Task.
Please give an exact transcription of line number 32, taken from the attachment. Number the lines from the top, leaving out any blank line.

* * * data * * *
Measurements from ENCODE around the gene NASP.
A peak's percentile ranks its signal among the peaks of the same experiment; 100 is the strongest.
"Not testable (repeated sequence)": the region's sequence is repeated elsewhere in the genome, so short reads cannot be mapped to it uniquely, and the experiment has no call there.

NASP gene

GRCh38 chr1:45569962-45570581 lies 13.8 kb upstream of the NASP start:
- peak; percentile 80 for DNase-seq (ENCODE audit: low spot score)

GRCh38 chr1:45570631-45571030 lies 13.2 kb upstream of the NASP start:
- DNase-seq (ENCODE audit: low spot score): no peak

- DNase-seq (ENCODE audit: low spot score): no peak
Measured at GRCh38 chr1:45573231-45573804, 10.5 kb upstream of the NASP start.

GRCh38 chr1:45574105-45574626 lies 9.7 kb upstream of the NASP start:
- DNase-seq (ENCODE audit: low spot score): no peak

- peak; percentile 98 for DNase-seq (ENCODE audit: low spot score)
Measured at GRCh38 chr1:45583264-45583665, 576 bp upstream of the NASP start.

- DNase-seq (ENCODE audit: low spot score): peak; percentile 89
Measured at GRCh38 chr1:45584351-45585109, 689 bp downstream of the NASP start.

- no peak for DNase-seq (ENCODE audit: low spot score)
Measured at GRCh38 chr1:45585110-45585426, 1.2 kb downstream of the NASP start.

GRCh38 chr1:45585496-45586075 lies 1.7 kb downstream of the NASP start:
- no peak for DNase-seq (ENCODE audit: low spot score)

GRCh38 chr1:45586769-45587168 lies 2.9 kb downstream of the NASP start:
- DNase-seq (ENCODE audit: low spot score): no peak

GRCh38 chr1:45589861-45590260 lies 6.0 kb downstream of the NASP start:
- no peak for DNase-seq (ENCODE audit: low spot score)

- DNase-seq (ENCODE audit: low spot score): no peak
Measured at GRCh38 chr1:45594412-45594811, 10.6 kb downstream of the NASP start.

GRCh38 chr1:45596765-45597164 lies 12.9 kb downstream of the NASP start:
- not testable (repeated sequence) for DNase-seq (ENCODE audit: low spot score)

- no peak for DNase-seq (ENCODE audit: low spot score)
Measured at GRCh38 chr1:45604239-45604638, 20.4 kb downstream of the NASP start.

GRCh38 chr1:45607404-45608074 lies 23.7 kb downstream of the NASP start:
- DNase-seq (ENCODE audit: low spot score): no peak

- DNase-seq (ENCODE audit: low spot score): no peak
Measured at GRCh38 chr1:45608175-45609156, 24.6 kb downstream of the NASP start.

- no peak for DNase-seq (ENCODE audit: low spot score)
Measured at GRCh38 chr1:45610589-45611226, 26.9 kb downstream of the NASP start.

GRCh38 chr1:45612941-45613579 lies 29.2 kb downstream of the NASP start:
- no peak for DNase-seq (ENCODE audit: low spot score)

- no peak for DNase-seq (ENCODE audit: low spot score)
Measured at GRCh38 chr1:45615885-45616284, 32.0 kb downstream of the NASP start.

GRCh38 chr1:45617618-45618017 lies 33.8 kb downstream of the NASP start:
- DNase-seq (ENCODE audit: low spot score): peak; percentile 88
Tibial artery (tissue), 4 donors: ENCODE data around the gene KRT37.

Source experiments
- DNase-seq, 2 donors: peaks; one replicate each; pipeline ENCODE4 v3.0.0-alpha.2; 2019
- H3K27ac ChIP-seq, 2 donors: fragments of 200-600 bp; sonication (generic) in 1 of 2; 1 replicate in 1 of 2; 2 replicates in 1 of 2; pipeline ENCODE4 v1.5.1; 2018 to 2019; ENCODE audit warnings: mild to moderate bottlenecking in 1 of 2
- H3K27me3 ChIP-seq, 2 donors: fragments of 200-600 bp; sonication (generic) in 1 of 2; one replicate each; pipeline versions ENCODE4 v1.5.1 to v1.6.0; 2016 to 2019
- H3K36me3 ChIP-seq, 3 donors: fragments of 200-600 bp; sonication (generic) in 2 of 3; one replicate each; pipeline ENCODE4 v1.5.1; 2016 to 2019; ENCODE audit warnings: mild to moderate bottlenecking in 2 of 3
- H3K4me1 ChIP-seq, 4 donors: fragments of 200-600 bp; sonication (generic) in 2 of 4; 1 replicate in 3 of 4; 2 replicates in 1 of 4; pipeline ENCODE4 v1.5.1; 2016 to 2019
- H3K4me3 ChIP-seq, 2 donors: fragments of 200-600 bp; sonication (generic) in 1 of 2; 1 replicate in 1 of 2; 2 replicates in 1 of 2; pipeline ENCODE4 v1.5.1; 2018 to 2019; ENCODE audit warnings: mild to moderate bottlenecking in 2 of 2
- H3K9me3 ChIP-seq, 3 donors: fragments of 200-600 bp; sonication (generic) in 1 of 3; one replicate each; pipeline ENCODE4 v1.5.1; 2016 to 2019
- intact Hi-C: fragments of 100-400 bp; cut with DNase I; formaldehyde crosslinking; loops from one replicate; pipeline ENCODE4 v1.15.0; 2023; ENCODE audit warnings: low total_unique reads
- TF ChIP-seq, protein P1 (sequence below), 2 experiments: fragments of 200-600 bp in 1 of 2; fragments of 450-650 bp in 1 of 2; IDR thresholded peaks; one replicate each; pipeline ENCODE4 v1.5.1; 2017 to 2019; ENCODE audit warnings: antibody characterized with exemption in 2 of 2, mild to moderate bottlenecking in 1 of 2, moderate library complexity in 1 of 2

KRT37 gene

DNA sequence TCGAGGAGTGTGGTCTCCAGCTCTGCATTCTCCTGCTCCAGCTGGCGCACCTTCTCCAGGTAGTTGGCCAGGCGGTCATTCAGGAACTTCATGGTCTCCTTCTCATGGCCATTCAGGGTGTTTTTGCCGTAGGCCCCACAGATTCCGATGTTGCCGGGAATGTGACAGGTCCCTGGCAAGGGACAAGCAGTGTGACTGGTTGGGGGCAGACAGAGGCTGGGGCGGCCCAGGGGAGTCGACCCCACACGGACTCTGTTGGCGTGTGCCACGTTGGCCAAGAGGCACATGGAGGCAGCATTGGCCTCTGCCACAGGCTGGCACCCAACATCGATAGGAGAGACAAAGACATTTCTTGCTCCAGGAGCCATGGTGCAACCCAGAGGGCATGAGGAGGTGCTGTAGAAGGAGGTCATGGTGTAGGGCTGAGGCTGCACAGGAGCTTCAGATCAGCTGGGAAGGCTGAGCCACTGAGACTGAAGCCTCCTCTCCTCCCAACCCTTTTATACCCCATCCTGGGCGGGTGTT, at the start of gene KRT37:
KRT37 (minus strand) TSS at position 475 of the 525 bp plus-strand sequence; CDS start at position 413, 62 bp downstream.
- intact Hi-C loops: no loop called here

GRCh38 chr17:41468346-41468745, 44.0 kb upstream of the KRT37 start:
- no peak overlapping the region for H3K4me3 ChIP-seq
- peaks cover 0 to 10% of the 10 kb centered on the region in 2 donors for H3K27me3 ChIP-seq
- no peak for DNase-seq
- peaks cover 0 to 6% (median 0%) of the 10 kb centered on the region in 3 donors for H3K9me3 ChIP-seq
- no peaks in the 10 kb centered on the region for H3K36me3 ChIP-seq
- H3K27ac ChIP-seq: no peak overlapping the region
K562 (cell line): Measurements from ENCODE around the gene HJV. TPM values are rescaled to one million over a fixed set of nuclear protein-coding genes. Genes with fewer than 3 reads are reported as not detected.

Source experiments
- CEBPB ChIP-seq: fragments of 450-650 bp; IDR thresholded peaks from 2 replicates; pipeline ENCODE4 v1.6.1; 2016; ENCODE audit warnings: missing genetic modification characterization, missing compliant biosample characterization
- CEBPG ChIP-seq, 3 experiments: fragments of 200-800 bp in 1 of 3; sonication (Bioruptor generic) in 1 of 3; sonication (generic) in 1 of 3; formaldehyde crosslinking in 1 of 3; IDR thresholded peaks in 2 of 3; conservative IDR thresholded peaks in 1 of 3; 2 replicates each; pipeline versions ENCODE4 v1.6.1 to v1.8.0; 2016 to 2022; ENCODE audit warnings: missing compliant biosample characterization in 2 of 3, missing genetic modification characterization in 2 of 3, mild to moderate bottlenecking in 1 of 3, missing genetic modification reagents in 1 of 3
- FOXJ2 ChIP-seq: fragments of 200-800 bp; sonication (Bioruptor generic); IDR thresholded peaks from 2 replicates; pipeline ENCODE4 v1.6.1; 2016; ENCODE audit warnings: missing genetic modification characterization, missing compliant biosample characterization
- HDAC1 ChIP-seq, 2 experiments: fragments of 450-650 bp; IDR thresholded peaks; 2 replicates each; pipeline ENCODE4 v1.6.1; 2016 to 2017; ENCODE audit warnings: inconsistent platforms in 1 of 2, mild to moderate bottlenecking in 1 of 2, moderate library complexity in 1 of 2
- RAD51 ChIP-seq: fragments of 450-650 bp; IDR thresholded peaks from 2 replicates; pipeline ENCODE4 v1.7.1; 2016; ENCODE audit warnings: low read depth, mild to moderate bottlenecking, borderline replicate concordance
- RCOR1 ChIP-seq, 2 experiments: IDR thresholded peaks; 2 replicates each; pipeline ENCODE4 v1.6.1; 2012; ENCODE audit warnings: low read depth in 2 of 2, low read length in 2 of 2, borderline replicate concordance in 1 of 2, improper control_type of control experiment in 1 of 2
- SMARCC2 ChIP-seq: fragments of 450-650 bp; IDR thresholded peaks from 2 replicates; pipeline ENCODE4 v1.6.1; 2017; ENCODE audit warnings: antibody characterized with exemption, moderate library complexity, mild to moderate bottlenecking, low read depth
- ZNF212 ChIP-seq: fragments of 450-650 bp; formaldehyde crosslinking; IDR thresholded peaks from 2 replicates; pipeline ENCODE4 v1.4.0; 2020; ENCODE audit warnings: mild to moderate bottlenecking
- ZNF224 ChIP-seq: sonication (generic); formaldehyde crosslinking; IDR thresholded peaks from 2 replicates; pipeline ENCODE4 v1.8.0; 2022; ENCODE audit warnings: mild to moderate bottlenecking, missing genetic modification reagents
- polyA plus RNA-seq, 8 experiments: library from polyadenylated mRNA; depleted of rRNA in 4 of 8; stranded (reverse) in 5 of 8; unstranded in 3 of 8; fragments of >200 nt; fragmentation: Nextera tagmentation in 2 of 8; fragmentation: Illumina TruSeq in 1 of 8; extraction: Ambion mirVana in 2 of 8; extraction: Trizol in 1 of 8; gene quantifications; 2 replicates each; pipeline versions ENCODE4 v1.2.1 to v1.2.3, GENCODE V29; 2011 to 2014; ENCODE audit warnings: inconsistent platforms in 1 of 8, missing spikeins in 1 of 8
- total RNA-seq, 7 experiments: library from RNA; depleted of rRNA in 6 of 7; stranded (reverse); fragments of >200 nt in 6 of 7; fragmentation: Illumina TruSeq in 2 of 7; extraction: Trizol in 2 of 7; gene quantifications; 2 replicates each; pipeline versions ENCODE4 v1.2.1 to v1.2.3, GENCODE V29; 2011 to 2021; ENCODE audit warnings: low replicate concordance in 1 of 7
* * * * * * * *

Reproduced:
- DNase-seq (ENCODE audit: low spot score): no peak